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How to Make Your Own Tanabata Decoration

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Every year the Tanabata festival is celebrated around the world in commemoration of the stars Orihime (Vega) and Kengyu (Altair), two lovers separated by the Milky Way except for this one night. Originating in China, this romantic story became popular in Japan beginning in the 8th century and is still widely celebrated to this day.

Tanabata means the "7th evening," and is celebrated during the 7th night of the 7th month. Due to the change from the lunar calendar to the Gregorian calendar, it is often celebrated on July 7th, but traditionally it is held in August, when the sky is clear and the two stars are closest in the sky.

The Tanabata festival is often characterized by writing wishes on colorful strips of paper (tanzaku) onto sprigs of bamboo branches , but another popular decoration is the kusudama, the colorful, round decorations with long strips of paper hung during the festivals. Here, you can find directions to create your very own kusudama!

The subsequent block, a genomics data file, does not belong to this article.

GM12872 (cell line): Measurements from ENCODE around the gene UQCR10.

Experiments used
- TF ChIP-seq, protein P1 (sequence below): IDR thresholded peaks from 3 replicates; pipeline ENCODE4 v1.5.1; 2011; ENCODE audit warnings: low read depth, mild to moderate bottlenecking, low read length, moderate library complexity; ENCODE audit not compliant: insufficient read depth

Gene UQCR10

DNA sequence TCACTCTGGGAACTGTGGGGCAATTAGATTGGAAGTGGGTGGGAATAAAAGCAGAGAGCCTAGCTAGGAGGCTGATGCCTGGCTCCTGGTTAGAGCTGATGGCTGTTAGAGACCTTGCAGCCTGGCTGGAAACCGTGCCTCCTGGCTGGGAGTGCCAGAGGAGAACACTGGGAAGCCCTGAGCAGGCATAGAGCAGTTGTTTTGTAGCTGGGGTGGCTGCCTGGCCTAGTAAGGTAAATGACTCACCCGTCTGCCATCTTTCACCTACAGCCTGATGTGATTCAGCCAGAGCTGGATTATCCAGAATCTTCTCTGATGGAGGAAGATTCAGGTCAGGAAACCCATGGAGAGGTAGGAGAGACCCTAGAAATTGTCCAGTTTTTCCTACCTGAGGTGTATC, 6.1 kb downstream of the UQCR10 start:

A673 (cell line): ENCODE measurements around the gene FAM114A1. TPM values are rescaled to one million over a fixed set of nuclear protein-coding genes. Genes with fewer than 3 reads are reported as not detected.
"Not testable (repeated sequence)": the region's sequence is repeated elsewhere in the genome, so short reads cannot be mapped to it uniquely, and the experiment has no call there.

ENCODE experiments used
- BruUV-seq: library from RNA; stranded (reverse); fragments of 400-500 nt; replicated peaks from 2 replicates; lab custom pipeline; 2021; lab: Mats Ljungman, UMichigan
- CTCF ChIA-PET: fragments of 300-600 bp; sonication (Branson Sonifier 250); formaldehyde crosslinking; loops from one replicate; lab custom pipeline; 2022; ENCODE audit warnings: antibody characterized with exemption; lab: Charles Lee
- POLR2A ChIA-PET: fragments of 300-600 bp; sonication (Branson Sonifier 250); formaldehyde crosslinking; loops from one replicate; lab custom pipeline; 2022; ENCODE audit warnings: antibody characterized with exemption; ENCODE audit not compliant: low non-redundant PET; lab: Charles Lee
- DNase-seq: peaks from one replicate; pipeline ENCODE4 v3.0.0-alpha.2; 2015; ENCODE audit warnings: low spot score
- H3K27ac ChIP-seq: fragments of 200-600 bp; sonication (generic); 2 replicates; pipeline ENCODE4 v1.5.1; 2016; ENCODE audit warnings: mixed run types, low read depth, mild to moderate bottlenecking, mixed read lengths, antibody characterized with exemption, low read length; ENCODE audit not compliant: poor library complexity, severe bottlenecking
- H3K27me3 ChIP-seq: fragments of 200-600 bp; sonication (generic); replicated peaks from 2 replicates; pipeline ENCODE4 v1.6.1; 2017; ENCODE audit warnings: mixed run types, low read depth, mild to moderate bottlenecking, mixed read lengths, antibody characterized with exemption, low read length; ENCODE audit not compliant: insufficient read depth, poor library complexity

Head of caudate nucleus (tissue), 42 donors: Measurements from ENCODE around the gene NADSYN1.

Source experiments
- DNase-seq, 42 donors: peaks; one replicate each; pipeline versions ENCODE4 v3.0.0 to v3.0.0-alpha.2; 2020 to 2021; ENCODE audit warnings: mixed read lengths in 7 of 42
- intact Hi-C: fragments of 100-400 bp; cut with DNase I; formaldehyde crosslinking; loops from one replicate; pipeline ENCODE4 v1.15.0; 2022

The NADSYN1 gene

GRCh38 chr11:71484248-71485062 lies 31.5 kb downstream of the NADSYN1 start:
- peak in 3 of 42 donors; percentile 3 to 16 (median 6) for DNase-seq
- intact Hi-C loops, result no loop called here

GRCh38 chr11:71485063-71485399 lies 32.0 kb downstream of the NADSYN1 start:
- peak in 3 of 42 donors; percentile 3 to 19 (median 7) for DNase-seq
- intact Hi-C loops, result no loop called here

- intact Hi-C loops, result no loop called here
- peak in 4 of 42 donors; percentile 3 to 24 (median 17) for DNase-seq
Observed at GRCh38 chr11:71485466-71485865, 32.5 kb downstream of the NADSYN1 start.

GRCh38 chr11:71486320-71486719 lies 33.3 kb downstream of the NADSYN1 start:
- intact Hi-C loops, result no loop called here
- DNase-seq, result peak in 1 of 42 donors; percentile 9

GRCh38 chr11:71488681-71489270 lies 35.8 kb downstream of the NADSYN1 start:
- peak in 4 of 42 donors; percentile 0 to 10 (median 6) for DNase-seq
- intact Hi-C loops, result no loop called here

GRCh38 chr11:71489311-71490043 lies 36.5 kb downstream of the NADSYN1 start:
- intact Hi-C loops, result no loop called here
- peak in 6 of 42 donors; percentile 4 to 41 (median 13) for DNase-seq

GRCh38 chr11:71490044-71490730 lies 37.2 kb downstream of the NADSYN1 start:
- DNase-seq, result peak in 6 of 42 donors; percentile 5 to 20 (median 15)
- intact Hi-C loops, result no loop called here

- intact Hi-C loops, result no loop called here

This craft activity was created by Discover Nikkei staff at the Japanese American National Museum for a Tanabata Workshop as part of the Museum's 10th Anniversary of the Pavilion Open House event on June 20, 2009.

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ylkawashima — Last modified Nov 29 2011 4:10 p.m.


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